Monday – All About You Personal Training Mums and Bubs Group. Kate, my personal trainer, runs the class from her home in a child-friendly environment. It works for me because I can bring my son and I enjoy exercising with others in a group (and it keeps me accountable too!)



Wednesday – Rhee Tae Kwon Do night class (without the kids). I can only make it if my husband is home from work in time so I don’t do this class every week.

Friday – Rhee Tae Kwon Do early evening class (with the kids)




Weekend – Walk/Family Activity




You may read this and think: well she has it all sorted! However, it’s taken me a very long time to get to this point: where I feel like I’m getting some level of fitness back after becoming a mum. It’s been very much of a process for me. If I could go back, and give myself a list to help me get my head around how health and fitness fits into life once becoming a mum, I would encourage myself to look at these questions:

1. Is there something mental hindering your health? For example, how you feel about your post baby body?

2. Have you come to the point where you believe health IS an important part of your life?

3. Have you embraced the role of a parent and the subsequence limits in time and resources? This is reality, and once you embrace your circumstances Kelly, you can work around them, not against them.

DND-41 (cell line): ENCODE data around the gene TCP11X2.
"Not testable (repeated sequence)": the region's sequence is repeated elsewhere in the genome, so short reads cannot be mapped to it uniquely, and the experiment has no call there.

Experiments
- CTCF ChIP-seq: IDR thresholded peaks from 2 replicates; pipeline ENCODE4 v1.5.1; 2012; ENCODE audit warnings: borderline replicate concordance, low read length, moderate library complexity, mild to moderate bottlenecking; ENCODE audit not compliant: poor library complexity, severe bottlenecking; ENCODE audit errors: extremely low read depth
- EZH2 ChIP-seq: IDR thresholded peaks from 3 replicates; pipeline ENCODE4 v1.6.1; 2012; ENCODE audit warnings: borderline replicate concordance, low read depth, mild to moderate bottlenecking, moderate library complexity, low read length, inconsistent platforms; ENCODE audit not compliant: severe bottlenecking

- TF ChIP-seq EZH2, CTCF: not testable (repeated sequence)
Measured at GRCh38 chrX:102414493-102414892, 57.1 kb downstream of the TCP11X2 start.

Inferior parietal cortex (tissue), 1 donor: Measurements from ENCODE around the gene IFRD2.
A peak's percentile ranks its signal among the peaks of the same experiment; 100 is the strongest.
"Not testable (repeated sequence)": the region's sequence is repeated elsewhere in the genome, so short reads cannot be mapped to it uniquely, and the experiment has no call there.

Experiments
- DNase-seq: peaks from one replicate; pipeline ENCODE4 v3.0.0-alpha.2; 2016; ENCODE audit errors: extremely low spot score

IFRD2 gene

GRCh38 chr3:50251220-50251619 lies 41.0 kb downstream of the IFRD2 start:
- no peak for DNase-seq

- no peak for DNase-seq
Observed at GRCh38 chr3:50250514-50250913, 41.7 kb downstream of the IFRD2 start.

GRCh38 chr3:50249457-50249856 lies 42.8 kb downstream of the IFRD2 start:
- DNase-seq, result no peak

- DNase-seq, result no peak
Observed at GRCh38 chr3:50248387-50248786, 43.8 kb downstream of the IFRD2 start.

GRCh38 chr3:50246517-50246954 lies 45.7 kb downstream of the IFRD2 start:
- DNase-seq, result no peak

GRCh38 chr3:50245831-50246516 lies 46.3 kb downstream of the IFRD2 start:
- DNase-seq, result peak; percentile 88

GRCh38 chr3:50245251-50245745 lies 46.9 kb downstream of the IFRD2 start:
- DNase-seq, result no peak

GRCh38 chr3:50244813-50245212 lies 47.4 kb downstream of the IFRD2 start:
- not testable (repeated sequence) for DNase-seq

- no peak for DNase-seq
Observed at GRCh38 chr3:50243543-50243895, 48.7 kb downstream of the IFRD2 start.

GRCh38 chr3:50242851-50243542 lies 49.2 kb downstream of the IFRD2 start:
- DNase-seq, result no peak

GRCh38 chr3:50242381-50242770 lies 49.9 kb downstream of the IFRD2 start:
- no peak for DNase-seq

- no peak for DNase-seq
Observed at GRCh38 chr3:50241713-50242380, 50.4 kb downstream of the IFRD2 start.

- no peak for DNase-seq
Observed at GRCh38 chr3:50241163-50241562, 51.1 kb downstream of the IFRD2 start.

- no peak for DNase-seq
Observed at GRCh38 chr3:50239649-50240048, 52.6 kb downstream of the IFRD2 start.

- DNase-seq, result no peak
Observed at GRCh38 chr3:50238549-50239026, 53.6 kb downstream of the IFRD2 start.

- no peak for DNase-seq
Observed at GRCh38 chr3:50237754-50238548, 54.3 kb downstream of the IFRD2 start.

4. Have you experimented with different forms of exercises to work out what activity you enjoy? (Don’t give up Kelly; there are things you can do (and enjoy!) around caring for the children).

5. How can you fit activity into your everyday life? Kelly, 10 minute here and there can be effective. Make it normal and weave it into your everyday life.

Do you struggle with finding time for a fitness routine?  

About Kelly

Kelly lives in Queensland with her husband and four children. You’ll find her loving the moment with her kids on her blog Be A Fun Mum. The Be A Fun Mum Blog is all about reclaiming the joy of motherhood in a fast-paced world. It’s about loving the little moments which are like pieces of a puzzle, together creating a beautiful masterpiece. You can follow Kelly on Facebook and Twitter too!

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Monday, 28 November 2011

Oh Mrs...(Mrs Fields Double Choc-Chip Cookies)

One of my lovely Twittery friends, Vanessa, kindly sent me a recipe the other day - via photo, from a recipe book of hers.

It's another "freezer cookie" -  meaning the dough can be frozen and then sliced off and baked whenever you need to whip up a batch.

And let me tell you, you are probably best off not making too many of these at a time - they are as rich and as indulgent as the name and the recipe indicates...

Mrs Fields Double Choc-Chip Cookies

(This recipe makes 48 large cookies - I have kept these quantities as when I made them yesterday I wanted a stash of the dough in my freezer for future use.)


1 cup soft brown sugar
3/4 cup caster sugar
250g butter or margarine